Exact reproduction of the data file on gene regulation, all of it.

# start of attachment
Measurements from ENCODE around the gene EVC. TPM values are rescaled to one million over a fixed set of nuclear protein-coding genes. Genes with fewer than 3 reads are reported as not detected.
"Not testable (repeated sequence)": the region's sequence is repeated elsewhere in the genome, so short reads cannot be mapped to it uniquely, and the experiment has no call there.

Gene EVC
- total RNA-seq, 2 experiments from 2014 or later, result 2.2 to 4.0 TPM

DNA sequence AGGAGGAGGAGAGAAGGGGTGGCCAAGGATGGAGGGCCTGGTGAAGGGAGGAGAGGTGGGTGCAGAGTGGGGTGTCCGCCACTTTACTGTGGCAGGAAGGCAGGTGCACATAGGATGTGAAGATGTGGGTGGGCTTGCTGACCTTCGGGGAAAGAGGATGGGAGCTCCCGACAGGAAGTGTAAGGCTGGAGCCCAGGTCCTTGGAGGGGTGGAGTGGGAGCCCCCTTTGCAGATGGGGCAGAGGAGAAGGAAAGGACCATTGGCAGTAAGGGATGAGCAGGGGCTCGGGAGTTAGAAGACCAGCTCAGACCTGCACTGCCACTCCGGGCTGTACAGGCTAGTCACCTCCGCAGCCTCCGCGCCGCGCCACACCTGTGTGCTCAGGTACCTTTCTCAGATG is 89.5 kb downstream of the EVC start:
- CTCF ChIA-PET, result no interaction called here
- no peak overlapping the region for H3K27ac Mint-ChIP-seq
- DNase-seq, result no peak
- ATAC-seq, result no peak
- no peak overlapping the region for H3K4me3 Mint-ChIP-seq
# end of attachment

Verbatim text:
Measurements from ENCODE around the gene EVC. TPM values are rescaled to one million over a fixed set of nuclear protein-coding genes. Genes with fewer than 3 reads are reported as not detected.
"Not testable (repeated sequence)": the region's sequence is repeated elsewhere in the genome, so short reads cannot be mapped to it uniquely, and the experiment has no call there.

Gene EVC
- total RNA-seq, 2 experiments from 2014 or later, result 2.2 to 4.0 TPM

DNA sequence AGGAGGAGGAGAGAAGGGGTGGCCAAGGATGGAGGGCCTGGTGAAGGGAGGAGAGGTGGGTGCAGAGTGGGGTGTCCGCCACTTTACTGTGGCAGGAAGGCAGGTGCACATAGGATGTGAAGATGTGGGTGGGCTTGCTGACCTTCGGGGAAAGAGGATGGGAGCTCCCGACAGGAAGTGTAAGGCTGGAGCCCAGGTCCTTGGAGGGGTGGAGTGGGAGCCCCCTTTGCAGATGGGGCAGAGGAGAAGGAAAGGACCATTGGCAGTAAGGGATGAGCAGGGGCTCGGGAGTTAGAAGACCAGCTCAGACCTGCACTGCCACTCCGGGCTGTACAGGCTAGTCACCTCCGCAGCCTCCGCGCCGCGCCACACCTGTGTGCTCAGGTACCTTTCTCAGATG is 89.5 kb downstream of the EVC start:
- CTCF ChIA-PET, result no interaction called here
- no peak overlapping the region for H3K27ac Mint-ChIP-seq
- DNase-seq, result no peak
- ATAC-seq, result no peak
- no peak overlapping the region for H3K4me3 Mint-ChIP-seq